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​A Fable of Observation and Analysis

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The following is adapted from something I saw posted on Facebook. Accordingly, I cannot vouch for its veracity. However, accurate or not, it is a fun story and, because there is a truth buried within, let's call it a fable.

The question was asked, "Do you ever start making things up in a paper and then look over it halfway through and think 'Wait a minute, I could be onto something here!'"

The first reply: "This is the definition of college."

The second reply: "As I was writing a paper on Asian saltwater crocodiles — something simple to satisfy a class requirement — I started noticing some inconsistencies in the scientific papers I was sourcing. I accidentally discovered that the crocodile's endangered species situation was misdiagnosed; it should have been classified as endangered. Now my professor is having me write a formal report to have the crocodile reclassified. All I wanted to do was write this paper on an animal I thought was cool and now I'm considered an expert on the species."

Two quick points. One, I hope you don't approach your audit reports this way. Two, don't ever expect anyone to consider you an expert over the area under review when you finish an audit. But between those two points is the interesting part.

We've all faced this question. "What makes you think you know more about this process/department/organization than I do? I've been working here [fill in the blank with a number of years that means the speaker is just shy of a Methuselian age.]"

Of course we don't know as much. But we have (to quote Liam Neeson) a very particular set of skills. To start with, we have a specialized understanding of risk, controls, and processes that should complement the business acumen of those within the department under review.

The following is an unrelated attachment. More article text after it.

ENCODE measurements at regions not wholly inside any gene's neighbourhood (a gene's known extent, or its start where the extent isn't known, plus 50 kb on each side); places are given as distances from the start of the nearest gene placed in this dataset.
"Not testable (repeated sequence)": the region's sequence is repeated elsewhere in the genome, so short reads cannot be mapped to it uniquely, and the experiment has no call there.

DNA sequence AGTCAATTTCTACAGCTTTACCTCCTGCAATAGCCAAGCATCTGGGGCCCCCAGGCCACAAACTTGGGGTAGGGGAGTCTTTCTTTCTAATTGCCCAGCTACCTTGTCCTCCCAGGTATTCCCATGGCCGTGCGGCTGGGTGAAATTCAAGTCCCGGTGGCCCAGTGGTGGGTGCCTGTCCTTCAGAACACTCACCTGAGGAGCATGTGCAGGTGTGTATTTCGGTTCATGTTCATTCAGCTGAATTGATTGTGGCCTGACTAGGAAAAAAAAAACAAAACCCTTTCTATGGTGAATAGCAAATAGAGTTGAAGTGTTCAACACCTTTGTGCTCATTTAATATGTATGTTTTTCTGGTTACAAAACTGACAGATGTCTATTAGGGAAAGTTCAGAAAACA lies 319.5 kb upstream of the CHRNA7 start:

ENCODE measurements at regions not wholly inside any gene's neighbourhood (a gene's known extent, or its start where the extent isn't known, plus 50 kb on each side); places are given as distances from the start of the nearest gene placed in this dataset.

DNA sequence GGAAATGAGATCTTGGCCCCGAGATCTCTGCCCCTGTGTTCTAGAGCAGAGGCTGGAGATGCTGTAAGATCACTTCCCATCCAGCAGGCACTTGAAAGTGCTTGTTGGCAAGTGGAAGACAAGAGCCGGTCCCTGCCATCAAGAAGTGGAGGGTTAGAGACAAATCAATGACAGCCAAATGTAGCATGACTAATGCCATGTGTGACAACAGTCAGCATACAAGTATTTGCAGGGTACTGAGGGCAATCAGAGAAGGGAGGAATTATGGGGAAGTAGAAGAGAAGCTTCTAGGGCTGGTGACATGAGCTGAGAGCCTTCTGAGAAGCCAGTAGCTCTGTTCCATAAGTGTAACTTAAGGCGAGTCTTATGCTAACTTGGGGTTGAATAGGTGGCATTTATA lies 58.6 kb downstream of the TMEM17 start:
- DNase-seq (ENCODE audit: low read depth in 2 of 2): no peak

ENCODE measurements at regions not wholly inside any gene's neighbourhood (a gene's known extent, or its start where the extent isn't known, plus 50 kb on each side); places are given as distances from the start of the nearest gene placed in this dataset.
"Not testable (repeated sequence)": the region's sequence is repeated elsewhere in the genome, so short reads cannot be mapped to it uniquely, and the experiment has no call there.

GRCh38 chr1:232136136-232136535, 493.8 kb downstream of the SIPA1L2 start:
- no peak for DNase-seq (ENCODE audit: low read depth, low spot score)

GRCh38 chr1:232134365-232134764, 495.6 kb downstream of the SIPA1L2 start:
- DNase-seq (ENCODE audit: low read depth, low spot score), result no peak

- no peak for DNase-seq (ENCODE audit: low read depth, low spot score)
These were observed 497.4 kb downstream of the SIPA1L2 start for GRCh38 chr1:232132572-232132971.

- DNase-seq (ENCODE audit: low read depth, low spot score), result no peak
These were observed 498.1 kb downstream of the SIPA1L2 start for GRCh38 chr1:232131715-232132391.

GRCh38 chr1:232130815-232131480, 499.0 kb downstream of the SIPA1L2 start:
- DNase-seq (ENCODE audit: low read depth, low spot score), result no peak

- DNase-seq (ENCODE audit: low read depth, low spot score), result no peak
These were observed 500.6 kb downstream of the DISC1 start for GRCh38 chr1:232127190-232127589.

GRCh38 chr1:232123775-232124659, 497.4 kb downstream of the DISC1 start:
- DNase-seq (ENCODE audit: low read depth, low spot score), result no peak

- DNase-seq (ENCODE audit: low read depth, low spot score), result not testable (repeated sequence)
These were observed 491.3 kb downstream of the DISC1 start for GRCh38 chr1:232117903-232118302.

However, internal auditors also have other, more specific skills. Two that work closely together are observation and analysis. Unfortunately, they are often overlooked and underused. Many auditors get bogged down in prescribed audit programs, tests, worksheets, timesheets and other bric-a-brac that draws their attention away from the activities around them. Observation suffers. And the resulting analysis that should occur also suffers.

The best findings I've seen were not necessarily discovered by filling out the forms. Those issues were identified because the auditors looked up and saw what was occurring around them, using that information to analyze what was really occurring.

Internal audit is not just interviews and worksheets; it is recognizing that the work under review occurs outside the audit.

In our little fable, the funny part is that the guy was considered an expert when he wasn't really one. But the lesson is that he got to that lofty position by just looking around and analyzing the situation. It wasn't that he was smarter or more knowledgeable or in any real way better than others. It was that he was willing to look around and put the pieces together to understand the real picture.

And isn't that what internal audit is really about? Our job isn't to complete an audit program or fill out a form or even write a report. Our job is to gather information — look around, explore, and ask questions (which is different than interviewing) — and then analyze that information to get a picture of what is going on and how it might be made better.

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